Regency sees little Bed Bath & Beyond impact

The shopping center operator says there is high demand to fill the space of the bankrupt home goods chain.

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  • | 12:00 a.m. May 11, 2023
The Bed Bath & Beyond store at Regency’s South Beach Regional shopping center in Jacksonville Beach.
The Bed Bath & Beyond store at Regency’s South Beach Regional shopping center in Jacksonville Beach.
Photo by Dan Macdonald
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It seems like during every quarterly conference call, Regency Centers Corp. officials have to discuss another high-profile retail bankruptcy.

However, the Jacksonville-based mall operator expects the latest Chapter 11 filing, from Bed Bath & Beyond Inc., will have a minimal impact on its business.

“As we discussed in our last call, we are seeing more activity related to tenant bankruptcies, most recently with a widely anticipated filing from Bed Bath & Beyond nearly two weeks ago. But none of this activity has been a surprise to us, as these retailers have been on our watch list for some time,” CEO Lisa Palmer said in Regency’s May 5 conference call with analysts.

Regency operates 402 retail properties across the country, mainly grocery-anchored shopping centers.

Bed Bath & Beyond had 10 stores in Regency malls and accounted for just 0.5% of its total rents.

Regency’s properties were 94.9% leased as of March 31 and company officials are confident they will be able to fill the space as Bed Bath & Beyond stores close.

“Our teams have been proactively engaged on all of our Bed Bath locations with potential backfill tenants, in anticipation of the opportunity to recapture and remerchandise the stores,” said Alan Roth, executive vice president of national property operations.

Regency did not give details on any of the Bed Bath & Beyond locations. One of the stores is in Regency’s South Beach Regional shopping center in Jacksonville Beach.

Bed Bath & Beyond is liquidating all of its operations, which include the buybuy Baby chain, after its April 23 Chapter 11 bankruptcy filing.

Regency reported first-quarter funds from operations (basically earnings excluding noncash charges) of $1.08 a share, up from $1.03 the previous year.

Fidelity earnings drop on housing market slump

With the housing market slumping, Fidelity National Financial Inc. reported a sharp drop in first-quarter earnings.

The Jacksonville-based title insurance giant reported earnings fell 63% to $141 million, or 52 cents a share, with revenue dropping 22% to $2.47 billion.

“Moving into 2023, we have been closely monitoring for sequential trends in residential purchase volumes,” CEO Mike Nolan said in Fidelity’s May 4 conference call.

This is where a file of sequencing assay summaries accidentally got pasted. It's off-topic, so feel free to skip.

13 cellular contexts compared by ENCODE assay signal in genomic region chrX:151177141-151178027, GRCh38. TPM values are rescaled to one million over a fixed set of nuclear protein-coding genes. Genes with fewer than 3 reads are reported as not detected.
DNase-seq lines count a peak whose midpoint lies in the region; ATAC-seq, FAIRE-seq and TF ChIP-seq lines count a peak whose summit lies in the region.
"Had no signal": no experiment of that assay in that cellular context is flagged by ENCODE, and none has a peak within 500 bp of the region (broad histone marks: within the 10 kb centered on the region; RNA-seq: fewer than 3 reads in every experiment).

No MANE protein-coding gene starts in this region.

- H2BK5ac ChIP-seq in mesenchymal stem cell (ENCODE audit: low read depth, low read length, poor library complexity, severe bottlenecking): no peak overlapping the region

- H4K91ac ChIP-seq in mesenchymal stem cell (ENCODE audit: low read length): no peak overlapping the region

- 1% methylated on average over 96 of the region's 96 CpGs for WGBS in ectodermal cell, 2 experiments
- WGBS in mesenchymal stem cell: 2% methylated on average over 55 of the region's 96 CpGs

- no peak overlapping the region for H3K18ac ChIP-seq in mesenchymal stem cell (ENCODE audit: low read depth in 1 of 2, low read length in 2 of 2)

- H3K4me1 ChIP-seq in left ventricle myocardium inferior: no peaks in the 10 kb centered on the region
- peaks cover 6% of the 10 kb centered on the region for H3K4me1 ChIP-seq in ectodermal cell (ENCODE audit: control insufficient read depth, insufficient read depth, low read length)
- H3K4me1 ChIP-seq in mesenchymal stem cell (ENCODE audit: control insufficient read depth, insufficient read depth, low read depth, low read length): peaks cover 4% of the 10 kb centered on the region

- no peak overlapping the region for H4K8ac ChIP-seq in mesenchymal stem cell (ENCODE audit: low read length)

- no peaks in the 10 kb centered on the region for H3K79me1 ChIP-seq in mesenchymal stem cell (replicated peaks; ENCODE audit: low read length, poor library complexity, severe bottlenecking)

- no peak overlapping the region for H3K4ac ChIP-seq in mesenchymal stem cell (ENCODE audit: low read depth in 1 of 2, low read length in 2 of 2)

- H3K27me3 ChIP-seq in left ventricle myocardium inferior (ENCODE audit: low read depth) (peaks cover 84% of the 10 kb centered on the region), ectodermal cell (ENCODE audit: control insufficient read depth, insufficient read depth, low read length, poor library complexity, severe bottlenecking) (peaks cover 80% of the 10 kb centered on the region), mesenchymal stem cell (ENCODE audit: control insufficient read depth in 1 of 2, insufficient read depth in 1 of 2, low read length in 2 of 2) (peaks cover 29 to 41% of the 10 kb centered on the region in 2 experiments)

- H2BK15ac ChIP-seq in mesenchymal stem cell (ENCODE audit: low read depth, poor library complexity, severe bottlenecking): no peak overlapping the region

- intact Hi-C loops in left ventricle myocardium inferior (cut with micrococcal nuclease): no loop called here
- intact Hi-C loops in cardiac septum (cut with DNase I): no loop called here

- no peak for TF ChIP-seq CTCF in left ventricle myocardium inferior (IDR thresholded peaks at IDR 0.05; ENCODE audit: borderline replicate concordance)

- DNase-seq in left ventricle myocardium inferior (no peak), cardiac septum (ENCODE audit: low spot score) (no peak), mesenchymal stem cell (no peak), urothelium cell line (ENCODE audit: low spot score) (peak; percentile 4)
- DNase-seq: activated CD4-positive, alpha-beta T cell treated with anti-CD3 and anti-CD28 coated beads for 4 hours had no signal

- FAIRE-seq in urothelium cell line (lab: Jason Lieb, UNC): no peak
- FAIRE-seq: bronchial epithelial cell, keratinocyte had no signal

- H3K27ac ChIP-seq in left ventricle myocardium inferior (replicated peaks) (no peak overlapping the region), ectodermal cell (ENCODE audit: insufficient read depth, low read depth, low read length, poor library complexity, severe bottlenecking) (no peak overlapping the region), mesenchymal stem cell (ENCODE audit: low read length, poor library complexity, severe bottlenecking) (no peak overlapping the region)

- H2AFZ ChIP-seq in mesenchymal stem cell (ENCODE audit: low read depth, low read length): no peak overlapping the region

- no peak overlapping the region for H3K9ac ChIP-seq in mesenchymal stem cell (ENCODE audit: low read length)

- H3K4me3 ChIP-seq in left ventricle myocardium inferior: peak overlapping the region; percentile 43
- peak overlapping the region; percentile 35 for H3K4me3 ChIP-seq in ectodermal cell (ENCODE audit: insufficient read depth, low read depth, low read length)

“In a typical year, we expect purchase open orders to build in the first and second quarters off of the seasonal low of the fourth quarter. At this time, we are seeing encouraging indications of improving order volumes, albeit coming off lower levels than the last few years,” he said.

Nolan expects activity to pick up if mortgage rates turn lower again. 

“Although there is not yet firm footing for rates and home affordability, there are solid fundamentals such as pent-up demand and a growing working age in first-time buyer population that are expected to support a rebound once rates move downward and sellers and buyers more fully return to the market,” he said.

Black Knight earnings lower as merger remains on hold

Mortgage technology company Black Knight Inc., which was spun off from Fidelity, reported adjusted first-quarter earnings fell 10% to $87.8 million, or 56 cents a share, with revenue falling 1% to $382.2 million.

“We delivered solid first quarter results with organic revenue growth of 2% despite the broader market headwinds, coupled with our proposed transaction with Intercontinental Exchange, CEO Joe Nackashi said in a news release.

Black Knight has not been holding conference calls because of its pending acquisition by Intercontinental Exchange Inc.

The deal first announced a year ago is facing opposition from the U.S. Federal Trade Commission, which has expressed concerns about the merger’s impact on competition in the mortgage technology market.

The agency filed a complaint in federal court in April seeking an injunction to stop the deal until the case is presented to an administrative law judge of the FTC.

“ICE and Black Knight intend to defend the pro-consumer merits of our revised merger in Federal District Court,” ICE Chief Executive Jeffrey Sprecher said in a May 4 conference call, according to a transcript posted by the company.

“A hearing is scheduled to take place on May 12 to establish the timetable for this process, after which time we’ll have a better ability to discuss the calendar for deal completion,” he said.

Dream Finders earnings rise

Despite rising mortgage rates, Dream Finders Homes Inc. reported higher revenue and earnings in the first quarter.

The Jacksonville-based homebuilder reported revenue rose 16% to $769.4 million and earnings rose by 6 cents a share to 49 cents.